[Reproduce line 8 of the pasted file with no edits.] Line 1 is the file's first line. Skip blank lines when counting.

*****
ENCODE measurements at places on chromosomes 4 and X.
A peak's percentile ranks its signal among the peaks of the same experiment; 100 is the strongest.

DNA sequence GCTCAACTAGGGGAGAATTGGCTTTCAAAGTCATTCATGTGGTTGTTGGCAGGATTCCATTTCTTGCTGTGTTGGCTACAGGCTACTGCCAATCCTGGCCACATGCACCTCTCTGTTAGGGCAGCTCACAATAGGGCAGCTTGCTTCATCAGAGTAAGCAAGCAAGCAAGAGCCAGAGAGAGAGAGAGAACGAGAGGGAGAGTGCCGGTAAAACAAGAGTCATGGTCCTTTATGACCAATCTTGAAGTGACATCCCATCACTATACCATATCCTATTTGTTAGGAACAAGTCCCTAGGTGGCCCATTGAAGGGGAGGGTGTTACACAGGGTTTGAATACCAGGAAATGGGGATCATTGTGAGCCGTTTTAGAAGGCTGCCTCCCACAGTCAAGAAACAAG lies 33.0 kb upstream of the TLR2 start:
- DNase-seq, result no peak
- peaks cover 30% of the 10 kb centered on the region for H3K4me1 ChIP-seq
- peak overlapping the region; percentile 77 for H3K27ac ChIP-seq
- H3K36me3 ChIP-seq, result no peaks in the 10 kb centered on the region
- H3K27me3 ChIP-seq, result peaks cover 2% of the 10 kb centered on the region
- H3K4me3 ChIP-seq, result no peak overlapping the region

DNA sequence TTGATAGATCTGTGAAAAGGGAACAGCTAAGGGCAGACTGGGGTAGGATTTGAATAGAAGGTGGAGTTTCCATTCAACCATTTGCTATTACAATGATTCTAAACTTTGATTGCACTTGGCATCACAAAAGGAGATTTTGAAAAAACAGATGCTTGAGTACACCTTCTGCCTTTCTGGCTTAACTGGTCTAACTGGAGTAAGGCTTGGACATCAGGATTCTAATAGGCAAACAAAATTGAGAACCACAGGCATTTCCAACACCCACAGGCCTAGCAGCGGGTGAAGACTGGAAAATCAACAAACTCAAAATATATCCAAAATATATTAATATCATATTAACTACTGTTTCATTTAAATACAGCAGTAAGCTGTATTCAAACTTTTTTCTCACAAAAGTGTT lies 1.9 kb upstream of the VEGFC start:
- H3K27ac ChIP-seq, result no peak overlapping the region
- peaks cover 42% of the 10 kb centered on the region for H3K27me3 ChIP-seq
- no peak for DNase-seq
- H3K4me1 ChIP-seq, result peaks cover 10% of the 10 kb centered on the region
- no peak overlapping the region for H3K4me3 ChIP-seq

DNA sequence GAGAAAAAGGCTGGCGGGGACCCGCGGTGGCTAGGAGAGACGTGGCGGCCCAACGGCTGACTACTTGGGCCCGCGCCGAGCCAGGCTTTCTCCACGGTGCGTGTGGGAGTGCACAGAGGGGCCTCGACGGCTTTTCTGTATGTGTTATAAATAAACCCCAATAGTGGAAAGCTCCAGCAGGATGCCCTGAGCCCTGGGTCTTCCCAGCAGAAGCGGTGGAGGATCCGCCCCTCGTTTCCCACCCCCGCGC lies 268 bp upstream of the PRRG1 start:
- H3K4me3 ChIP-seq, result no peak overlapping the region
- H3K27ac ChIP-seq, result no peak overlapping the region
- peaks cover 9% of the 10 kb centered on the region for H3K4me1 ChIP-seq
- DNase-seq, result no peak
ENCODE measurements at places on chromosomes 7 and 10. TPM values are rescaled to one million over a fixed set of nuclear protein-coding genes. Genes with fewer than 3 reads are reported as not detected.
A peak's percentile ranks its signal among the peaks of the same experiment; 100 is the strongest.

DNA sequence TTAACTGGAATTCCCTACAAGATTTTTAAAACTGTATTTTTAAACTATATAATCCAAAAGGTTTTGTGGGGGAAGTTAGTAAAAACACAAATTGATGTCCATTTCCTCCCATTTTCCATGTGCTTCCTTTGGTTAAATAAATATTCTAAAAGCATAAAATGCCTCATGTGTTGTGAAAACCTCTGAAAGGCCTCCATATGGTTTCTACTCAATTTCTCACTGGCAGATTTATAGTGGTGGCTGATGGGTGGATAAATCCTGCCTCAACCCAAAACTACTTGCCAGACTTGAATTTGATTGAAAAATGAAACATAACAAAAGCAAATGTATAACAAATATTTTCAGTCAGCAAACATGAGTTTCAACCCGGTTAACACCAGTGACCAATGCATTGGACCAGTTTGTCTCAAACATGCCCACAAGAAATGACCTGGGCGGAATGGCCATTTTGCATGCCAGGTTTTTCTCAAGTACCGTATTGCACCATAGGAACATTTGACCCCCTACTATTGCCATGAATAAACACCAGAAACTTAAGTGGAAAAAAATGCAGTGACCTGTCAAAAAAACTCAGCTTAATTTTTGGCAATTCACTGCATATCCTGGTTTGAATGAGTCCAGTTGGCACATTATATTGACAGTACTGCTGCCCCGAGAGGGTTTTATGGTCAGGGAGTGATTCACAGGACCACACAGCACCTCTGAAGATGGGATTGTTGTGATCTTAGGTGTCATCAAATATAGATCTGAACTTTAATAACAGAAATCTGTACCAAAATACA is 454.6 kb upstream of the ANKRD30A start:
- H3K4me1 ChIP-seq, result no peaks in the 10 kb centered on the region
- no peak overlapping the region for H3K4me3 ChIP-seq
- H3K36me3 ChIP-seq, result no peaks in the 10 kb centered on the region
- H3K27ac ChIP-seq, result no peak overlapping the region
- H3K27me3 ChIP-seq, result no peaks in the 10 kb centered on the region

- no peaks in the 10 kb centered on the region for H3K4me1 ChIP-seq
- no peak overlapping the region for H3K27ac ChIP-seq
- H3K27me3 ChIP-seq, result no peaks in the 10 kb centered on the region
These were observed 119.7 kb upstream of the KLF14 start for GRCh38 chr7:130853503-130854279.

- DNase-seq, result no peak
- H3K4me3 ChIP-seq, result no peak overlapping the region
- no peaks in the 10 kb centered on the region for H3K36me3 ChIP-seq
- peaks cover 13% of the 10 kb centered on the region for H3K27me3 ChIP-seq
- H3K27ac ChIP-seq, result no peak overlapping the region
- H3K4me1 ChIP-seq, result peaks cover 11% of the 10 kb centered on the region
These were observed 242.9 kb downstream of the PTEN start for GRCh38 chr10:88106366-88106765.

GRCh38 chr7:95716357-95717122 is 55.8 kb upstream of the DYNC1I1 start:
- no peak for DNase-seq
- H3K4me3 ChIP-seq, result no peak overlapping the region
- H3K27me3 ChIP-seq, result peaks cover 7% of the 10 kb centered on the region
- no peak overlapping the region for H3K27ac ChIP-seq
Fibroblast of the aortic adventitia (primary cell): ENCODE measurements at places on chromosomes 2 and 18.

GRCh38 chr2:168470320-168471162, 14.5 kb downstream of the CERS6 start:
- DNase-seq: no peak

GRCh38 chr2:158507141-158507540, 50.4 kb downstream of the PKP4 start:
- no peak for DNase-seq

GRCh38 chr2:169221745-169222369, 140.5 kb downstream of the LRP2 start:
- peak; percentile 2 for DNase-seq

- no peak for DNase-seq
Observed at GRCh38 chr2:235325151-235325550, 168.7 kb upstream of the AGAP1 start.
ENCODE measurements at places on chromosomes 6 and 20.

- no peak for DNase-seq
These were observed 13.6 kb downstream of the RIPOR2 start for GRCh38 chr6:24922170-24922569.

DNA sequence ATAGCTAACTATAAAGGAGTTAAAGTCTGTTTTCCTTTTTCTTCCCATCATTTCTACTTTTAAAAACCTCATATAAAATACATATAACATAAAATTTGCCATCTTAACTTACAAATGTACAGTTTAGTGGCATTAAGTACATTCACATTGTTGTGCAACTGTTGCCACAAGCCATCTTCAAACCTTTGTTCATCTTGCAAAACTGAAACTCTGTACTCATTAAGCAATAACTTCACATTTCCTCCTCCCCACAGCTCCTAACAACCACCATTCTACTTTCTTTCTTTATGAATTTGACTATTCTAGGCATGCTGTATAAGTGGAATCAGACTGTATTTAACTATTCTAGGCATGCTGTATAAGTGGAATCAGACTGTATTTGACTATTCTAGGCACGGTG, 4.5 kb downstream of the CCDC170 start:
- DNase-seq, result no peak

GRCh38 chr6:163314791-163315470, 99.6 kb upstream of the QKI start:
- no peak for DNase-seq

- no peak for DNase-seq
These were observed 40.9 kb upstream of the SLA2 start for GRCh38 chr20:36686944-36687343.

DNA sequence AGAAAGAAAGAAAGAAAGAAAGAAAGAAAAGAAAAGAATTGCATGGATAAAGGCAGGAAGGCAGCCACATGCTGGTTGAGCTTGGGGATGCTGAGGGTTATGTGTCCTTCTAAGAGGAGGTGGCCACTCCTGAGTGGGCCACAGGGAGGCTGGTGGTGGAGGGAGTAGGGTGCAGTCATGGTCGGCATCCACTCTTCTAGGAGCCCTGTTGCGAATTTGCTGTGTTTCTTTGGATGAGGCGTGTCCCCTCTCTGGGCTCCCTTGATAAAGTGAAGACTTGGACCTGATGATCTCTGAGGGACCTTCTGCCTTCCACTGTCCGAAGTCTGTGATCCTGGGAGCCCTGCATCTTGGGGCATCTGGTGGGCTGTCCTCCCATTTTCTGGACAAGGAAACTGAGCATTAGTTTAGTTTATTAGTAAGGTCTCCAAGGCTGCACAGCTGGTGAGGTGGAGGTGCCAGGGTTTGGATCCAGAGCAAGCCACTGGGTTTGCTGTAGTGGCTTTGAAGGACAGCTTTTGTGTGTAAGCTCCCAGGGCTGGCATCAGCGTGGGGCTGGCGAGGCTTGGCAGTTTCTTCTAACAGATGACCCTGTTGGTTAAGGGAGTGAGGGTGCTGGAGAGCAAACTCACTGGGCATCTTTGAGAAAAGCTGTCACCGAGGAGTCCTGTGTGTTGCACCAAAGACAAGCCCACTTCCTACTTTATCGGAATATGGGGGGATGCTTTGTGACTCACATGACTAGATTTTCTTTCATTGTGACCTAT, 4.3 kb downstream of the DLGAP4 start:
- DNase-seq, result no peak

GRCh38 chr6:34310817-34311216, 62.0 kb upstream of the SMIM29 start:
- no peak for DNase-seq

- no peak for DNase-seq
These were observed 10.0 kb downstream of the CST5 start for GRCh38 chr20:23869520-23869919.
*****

- H3K27me3 ChIP-seq, result peaks cover 2% of the 10 kb centered on the region